Before And After

What lessons to be drawn from this?

USCCB votes 203-14 to move on to the Liturgy of the Hours.

Bishop Brom of San Diego:

I’m hearing from the priests … that we not rush headlong into further translations and using the Roman Missal that we have now in its English version as the basis …

Bishop Matano of Burlington, Vermont:

I do think it is a bit counter-productive to go back in time and give a critique of the new Roman Missal.

USCCB votes 189-41 to move on to the Liturgy of the Hours.

Granted, there were speeches behind these comments, but let’s ponder some possibilities:

The bishops don’t care what their priests think, so what possibly could make anyone believe they are listening to lay people?

The bishops are tired talking about liturgy. They just want the MC to turn the page and point.

Twenty-seven bishops seemed to have changed their minds after the California intervention. But three bishops woke up and voted the second time who didn’t cast a ballot the first.

Is the curia thinking, “Thank goodness we have those Americans under our thumb. Now, what the bleep are we going to do with the Germans?”

Where does Father John “Slavish” Z fit in the notion that once a translation is complete, complaining about it “only opens the door to … disunity.”? I suppose it depend on if the Culture of Complaint is in its ascendancy or not.

PS: Nice work guys, on the economy. Four years into a depression and you can’t agree on a word of faith and hope. Do us a favor and don’t bother sending one out next time.


About catholicsensibility

Todd lives in the Pacific Northwest, serving a Catholic parish as a lay minister.
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2 Responses to Before And After

  1. Jen says:

    But yet they want to push fish on Fridays, when a hell of a lot of people in this country don’t even have a PBJ sandwich to eat.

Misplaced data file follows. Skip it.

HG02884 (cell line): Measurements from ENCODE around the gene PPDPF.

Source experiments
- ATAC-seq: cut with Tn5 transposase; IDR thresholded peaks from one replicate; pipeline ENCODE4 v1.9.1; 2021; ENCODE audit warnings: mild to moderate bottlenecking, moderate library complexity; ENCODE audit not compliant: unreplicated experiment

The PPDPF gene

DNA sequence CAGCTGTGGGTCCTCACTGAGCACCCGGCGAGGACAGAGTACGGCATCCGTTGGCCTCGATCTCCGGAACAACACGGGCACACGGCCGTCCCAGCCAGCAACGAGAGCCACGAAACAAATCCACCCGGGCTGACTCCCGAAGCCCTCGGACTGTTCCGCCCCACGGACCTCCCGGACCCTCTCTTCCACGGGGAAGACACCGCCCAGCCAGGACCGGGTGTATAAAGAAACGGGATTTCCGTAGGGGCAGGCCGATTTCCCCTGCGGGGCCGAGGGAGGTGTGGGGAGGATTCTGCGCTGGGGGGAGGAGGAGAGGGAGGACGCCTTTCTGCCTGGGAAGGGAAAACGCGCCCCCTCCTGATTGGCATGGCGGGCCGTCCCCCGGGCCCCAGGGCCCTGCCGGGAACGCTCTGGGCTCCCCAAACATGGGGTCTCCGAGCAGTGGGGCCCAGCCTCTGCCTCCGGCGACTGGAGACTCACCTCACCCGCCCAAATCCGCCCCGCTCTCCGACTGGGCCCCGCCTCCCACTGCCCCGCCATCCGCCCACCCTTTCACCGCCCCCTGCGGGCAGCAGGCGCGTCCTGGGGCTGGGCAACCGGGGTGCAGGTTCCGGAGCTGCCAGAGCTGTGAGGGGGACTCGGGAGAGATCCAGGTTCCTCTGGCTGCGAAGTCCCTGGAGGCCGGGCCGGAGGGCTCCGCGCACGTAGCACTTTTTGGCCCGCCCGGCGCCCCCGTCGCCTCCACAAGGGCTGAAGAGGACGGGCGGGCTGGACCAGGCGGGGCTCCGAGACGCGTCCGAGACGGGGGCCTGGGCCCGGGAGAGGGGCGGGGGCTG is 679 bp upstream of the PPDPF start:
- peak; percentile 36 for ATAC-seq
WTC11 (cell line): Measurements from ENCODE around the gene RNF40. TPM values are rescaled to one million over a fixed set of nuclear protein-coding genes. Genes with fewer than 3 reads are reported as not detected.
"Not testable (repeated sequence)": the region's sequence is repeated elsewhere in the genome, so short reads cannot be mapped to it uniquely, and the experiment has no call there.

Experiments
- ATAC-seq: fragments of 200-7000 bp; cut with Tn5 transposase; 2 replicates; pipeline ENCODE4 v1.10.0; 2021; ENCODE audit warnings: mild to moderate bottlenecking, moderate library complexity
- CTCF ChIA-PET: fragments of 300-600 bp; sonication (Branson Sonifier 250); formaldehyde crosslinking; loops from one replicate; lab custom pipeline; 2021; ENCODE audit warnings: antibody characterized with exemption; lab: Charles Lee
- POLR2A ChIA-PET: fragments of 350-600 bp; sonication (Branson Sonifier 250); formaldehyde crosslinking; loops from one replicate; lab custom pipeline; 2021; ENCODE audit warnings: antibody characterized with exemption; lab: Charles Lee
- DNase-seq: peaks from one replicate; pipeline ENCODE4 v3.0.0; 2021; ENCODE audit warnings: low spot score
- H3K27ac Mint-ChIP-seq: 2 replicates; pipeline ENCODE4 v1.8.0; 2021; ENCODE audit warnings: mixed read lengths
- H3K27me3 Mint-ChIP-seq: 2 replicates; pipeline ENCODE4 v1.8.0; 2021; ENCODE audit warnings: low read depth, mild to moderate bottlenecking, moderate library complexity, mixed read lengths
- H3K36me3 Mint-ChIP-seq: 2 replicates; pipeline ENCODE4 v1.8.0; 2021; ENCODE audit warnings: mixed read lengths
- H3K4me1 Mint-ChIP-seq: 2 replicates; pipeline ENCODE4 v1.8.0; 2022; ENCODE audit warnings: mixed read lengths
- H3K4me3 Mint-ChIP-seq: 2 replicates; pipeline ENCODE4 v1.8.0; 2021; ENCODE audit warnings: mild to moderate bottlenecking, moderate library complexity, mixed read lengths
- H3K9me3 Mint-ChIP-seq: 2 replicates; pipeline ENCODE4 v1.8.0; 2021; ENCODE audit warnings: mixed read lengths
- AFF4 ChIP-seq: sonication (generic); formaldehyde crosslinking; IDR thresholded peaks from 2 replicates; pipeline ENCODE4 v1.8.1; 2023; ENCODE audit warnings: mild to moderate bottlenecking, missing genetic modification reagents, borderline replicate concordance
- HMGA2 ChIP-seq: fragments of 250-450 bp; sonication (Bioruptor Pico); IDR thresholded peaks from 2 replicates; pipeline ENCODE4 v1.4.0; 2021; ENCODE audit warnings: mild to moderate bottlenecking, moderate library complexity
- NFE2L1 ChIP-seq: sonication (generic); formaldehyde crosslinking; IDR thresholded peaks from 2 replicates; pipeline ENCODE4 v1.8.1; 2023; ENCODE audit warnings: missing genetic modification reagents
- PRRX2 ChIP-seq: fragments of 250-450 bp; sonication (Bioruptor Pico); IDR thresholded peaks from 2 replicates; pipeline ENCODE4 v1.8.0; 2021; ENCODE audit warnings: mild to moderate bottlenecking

2. Jimmy Mac says:

    Per Tim Unsworth of blessed memory:

    “Bishops break out in shingles in the face of ambiguity; laity live with it each day in their homes, jobs and social life.

    Chancery offices constantly view the faithful as so befuddled that, without unctuous instruction, they would confuse the holy water fountain with a birdbath.”

    I wonder if the Catholic bishops could stop trying to indoctrinate everybody else to think the way they think and start trying to persuade people instead. Or would it endanger their self-concept as the supposed successors of the apostles for them to stop trying to indoctrinate everybody else and start trying to persuade people instead?

    For the Catholic bishops, debate among equals is acceptable for Catholic bishops to engage in with other Catholic bishops. So if in principle the Catholic bishops can allow other Catholic bishops to engage in debate with them, then perhaps they could use this admittedly limited experience of debate among bishops as a model that they could follow in engaging in debate with non-bishops, or at least in attempting to engage in debate with non-bishops.

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